- Barrie Kreinik
City of ghosts
Around every corner is an apparition from my past.
Photo by Barrie Kreinik: Metropolitan Museum of Art, NYC
It used to happen only now and then.
I’d round a corner, or approach a doorway, or crawl past a building on a crosstown bus, and think: Have I been there before?
It wasn’t your garden-variety déjà vu. It was the peculiar kind of haunting that begins to occur when you’ve lived in one city long enough to fill it with ghosts.
We don’t have to call them that, if the word seems too loaded. We can call them shadows. Glimmers. Fragments. Memories. But ‘memory’ seems too wispy a word for these tangible flashes of the past, which arise unbidden and vanish almost before they’ve arrived. I’ve been seeing them for some time, but in the past few years they’ve become more frequent visitors.
Some of these episodes are benign, even amusing. I’ll pass a building, note its familiarity, catch a fleeting image as it sails through my mind, and suddenly remember that I took a class there when I first moved to the city, or I auditioned there ten years ago for a now-defunct theatre company, or I had breakfast with a new friend, who has since become an ex-friend, at a diner that vanished as abruptly as the friendship did.
Others are more vivid. More specific. More bittersweet.
I wander through the Village alone on a May evening and recall the January night when I wandered through the Village entwined. Linked arms, whispered words, bright promise of new love; the electric warmth of a body since severed from mine. Every sidewalk crack, every neon sign, every leaning lamppost is a shard of another time. I shed memories like snakeskins as I stride.
On another such wander, I pass the funeral home where a close friend was cremated and remember, for the first time since it happened, the agonizing phone call I made to arrange for that. I see the tea shop where we sipped, the café where we dined, the theatre where we sighed at an exquisite ballerina’s debut. I walk past my friend’s apartment building, stolid and secure, and long to ride the elevator up, up, up, to the end of a hallway that no longer leads to her.
My father rides the Staten Island Ferry, the 1/2/3 train, the elevator in my building. His silhouette lingers in Gray’s Papaya, Famiglia Pizza, Katz’s Deli. He walks with me through Central Park, bikes with me up- and downriver, sleeps on my couch and joins me in midnight ice cream. He’s been dead for more than two years, but the things we did together—and the things we never did, but might have done—are shapes and shadows still flickering through my life.
And it’s not just the people who have lived and loved with me; it’s the city itself, which contains every version of me. It’s like past-life regression, these lightning-bolt glimpses of other selves. The awestruck child propelled through the lights of midtown by her parents’ hands. The wide-eyed teenager strolling 66th Street alone for the first time. The fresh college grad waiting in endless Times Square audition lines. The Master of Fine Arts restarting her career at twenty-eight. The daughter, the friend, the caretaker, the artist, the lover…every archetype, every incarnation, every newly hatched edition of myself has dwelt at some point in this sparkling concrete maze. I’ve outlived delis and diners, bookshops and vintage stores, synagogues and libraries. I’ve been around long enough to recall, with shaking head and clucking tongue, how it used to be.
I’m feeling nostalgic, I once wrote when I was a teenager. I’m too young to feel nostalgic.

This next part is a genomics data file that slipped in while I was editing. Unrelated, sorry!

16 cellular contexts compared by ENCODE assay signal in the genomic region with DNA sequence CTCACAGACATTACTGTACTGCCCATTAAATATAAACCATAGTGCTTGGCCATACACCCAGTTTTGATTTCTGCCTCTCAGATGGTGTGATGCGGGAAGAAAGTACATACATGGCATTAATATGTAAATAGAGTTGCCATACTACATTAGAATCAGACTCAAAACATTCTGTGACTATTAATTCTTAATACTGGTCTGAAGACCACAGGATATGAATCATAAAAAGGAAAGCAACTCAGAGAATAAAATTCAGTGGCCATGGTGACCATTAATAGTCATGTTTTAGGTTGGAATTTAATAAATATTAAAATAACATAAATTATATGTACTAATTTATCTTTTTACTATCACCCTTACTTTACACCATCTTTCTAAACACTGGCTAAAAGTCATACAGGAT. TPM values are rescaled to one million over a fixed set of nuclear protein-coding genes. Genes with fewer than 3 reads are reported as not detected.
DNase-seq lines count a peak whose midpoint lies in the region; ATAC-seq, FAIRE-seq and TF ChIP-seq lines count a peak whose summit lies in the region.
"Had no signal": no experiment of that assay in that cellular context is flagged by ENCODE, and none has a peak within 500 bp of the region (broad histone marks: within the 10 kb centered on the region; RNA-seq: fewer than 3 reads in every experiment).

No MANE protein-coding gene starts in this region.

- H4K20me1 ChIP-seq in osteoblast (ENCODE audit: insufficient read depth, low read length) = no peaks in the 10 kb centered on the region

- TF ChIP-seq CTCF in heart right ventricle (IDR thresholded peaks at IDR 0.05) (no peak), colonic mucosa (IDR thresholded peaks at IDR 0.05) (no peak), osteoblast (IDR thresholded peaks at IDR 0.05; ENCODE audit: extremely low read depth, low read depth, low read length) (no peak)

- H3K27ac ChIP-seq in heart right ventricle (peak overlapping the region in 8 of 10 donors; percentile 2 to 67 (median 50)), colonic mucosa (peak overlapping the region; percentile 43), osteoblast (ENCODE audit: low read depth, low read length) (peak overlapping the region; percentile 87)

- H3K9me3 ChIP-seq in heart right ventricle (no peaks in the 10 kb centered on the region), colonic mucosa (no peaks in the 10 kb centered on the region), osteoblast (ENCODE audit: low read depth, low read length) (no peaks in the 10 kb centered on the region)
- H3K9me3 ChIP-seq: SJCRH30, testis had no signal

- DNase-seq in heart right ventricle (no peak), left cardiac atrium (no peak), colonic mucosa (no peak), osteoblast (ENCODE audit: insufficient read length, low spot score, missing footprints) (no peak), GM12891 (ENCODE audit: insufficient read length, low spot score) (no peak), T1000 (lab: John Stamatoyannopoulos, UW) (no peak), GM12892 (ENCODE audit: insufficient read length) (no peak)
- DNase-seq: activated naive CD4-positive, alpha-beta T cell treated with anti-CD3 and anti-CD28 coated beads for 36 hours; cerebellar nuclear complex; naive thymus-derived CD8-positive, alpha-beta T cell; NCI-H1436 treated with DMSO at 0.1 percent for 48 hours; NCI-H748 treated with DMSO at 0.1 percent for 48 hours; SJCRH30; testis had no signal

You might be inclined to say the same about me now. But it might interest you to know what the word really means.
Its first definition is the state of being homesick. (We can agree, I hope, that you’re never too young—or too old—to feel that.) The second definition is: a wistful or excessively sentimental yearning for return to some past period or irrecoverable condition.
Life is an irrecoverable condition once you’re dead. Love is irrecoverable once lost. And the past evades recovery the moment it becomes the present—which it is doing every second of every minute of every day.
In short: we are never too young to feel nostalgic. It’s just gotten a bad rap over the years because of that demonized little word, sentimental.
But it’s not a yearning for the past that governs my response to these apparitions. It’s the feeling that arises when I realize, viscerally and abruptly, that they are the past.
Some days I can’t turn a corner without running into one. That’s the theatre where I met her. That’s the park where he and I walked. That’s where I joined the union. That’s the shop where we sheltered from the rain. That’s where I found out I got into grad school. That was this, this used to be that, that’s no longer there, she’s gone, he’s gone, it's gone…
And I’m still here.
I’ve been away from the city for four months now. Three times I’ve returned for a few hours, to bring things back, pick things up, and do a rapid reorganization of my possessions so I can continue functioning in liminal exile. Each time, in the walk from the car to my apartment building, I’ve seen changes—closures—absences. Empty storefronts were already becoming a common sight in my neighborhood. Now they’re ubiquitous. Every single block contains something that used to be. The city is so full of ghosts right now, it’s amazing there’s still room for living beings to tread the concrete.
But it will return to life. It always does; it always has. That’s the New York spirit, I think—the spirit of those of us who are coming back, or who never left. You don’t survive in this city unless you’re a person who perseveres. A person who lives vividly enough to leave a mark.
As Glynnis MacNicol wrote in her memoir No One Tells You This: “Live in the same place long enough and it eventually becomes a map of your past lives: a different you waiting around every corner.”
I look forward to returning to all my ghosts.